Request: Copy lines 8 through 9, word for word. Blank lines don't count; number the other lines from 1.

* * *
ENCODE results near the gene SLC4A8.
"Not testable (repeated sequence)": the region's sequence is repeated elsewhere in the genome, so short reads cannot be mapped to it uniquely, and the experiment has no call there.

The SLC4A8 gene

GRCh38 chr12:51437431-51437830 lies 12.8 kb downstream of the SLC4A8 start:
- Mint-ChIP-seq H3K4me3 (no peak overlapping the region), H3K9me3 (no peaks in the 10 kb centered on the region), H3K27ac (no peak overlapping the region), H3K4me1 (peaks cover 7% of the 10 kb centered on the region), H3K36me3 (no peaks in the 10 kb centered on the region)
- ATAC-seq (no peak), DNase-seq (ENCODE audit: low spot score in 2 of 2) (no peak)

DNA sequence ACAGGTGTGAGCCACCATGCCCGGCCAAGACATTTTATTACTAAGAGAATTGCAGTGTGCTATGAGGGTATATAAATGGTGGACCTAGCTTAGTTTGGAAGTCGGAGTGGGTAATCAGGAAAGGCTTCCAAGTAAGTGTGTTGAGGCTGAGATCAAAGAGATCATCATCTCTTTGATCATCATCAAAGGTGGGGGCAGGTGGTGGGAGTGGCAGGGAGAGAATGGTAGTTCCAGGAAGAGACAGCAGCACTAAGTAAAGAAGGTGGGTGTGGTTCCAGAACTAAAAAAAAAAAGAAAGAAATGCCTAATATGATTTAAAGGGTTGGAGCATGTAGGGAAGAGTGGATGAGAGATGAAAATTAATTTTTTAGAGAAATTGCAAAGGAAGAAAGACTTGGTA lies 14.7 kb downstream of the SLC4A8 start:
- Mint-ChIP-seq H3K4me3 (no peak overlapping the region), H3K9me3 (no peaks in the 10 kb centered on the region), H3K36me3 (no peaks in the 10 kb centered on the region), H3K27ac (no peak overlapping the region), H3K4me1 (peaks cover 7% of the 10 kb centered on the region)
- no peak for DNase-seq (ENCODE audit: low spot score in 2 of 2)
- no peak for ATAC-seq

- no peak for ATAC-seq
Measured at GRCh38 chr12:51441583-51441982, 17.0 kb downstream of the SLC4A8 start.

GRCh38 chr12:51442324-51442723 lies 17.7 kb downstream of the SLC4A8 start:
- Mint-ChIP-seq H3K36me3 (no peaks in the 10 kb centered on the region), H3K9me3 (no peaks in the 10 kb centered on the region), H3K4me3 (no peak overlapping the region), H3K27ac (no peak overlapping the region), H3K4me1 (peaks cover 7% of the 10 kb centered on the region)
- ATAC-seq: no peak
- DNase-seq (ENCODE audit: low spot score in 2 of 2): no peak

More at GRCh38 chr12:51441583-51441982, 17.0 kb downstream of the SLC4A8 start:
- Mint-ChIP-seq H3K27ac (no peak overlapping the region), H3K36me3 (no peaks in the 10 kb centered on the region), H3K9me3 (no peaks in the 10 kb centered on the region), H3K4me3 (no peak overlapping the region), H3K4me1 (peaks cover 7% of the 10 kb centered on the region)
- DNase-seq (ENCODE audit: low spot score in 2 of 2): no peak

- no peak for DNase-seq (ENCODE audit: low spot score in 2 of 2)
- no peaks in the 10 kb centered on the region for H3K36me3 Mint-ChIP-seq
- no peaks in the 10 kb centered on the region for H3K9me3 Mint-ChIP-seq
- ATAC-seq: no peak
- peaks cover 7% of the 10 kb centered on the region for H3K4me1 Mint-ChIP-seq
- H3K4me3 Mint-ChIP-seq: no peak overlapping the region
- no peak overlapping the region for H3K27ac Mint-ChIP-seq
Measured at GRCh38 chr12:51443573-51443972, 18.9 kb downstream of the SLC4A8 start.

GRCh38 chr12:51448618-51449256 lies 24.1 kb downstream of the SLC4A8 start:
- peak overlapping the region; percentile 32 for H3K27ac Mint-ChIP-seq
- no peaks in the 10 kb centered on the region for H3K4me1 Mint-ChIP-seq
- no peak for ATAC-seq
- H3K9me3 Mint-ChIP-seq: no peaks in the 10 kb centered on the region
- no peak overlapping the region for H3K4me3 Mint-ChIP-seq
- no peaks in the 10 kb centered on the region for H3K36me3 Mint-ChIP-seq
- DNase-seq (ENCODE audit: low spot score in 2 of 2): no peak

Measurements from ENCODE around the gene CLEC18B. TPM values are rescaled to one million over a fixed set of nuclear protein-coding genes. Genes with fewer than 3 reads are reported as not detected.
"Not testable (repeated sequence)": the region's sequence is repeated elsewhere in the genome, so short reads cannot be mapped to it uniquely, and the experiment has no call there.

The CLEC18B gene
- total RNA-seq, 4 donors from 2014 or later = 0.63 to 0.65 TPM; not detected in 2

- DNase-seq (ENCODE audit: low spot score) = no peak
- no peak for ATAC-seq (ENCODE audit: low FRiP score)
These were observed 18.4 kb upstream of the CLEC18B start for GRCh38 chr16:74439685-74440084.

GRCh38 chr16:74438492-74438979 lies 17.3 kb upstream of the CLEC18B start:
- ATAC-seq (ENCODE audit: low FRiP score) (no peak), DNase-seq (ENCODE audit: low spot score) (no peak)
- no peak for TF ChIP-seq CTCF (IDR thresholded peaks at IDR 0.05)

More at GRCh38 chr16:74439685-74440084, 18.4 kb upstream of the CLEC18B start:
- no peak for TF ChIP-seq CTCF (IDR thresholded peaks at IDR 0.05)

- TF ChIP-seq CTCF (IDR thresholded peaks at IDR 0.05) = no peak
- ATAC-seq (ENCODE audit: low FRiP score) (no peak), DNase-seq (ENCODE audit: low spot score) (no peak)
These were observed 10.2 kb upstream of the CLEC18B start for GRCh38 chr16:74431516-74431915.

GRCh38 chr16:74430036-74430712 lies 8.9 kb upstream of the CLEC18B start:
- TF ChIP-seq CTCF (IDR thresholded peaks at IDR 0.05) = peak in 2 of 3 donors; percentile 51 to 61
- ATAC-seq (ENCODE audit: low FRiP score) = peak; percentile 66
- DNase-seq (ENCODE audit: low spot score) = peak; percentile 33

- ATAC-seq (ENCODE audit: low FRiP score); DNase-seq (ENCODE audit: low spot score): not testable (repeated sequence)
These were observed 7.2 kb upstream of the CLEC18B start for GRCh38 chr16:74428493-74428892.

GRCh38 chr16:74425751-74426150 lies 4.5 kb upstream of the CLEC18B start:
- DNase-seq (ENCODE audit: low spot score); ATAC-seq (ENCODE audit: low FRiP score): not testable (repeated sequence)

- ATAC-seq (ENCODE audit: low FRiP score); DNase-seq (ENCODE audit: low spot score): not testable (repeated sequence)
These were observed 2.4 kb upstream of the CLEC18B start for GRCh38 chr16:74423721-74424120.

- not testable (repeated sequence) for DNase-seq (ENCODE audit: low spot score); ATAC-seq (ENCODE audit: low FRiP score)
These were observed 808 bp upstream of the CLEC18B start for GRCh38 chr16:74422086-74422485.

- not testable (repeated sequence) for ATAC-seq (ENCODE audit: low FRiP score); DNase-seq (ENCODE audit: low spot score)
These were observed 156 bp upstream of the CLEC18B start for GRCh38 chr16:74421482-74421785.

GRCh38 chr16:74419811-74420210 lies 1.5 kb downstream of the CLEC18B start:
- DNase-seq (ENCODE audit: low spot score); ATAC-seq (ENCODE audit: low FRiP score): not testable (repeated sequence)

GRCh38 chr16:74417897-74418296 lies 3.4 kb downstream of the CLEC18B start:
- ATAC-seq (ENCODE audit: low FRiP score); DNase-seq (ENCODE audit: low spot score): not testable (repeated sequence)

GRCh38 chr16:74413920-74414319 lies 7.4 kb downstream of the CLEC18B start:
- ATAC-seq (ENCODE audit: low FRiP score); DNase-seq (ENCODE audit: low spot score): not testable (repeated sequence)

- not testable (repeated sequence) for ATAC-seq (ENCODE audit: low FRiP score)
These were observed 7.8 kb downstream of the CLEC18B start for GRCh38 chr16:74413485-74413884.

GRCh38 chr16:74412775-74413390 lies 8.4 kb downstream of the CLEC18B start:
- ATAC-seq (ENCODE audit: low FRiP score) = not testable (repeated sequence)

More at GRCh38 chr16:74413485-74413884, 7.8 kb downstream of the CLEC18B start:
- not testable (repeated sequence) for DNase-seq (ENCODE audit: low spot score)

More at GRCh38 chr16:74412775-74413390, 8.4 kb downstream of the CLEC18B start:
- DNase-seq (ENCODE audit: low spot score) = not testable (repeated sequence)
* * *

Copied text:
- Mint-ChIP-seq H3K4me3 (no peak overlapping the region), H3K9me3 (no peaks in the 10 kb centered on the region), H3K36me3 (no peaks in the 10 kb centered on the region), H3K27ac (no peak overlapping the region), H3K4me1 (peaks cover 7% of the 10 kb centered on the region)
- no peak for DNase-seq (ENCODE audit: low spot score in 2 of 2)